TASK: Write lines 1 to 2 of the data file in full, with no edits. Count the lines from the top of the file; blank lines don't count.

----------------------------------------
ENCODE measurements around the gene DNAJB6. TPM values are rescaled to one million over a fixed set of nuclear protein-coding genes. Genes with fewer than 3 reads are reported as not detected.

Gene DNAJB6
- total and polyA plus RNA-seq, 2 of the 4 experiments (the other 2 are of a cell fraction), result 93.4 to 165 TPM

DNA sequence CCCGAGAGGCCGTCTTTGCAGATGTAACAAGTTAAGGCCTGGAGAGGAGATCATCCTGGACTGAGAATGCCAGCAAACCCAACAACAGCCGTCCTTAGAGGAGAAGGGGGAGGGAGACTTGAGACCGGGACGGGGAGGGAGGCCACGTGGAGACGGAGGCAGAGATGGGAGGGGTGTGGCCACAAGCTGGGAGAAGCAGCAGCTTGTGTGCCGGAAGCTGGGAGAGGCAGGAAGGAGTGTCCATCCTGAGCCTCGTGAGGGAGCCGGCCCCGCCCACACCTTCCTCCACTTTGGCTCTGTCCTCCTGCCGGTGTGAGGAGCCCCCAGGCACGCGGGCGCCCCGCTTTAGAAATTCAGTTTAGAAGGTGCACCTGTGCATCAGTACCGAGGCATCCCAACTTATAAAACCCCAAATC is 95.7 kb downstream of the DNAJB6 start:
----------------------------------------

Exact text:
ENCODE measurements around the gene DNAJB6. TPM values are rescaled to one million over a fixed set of nuclear protein-coding genes. Genes with fewer than 3 reads are reported as not detected.

Gene DNAJB6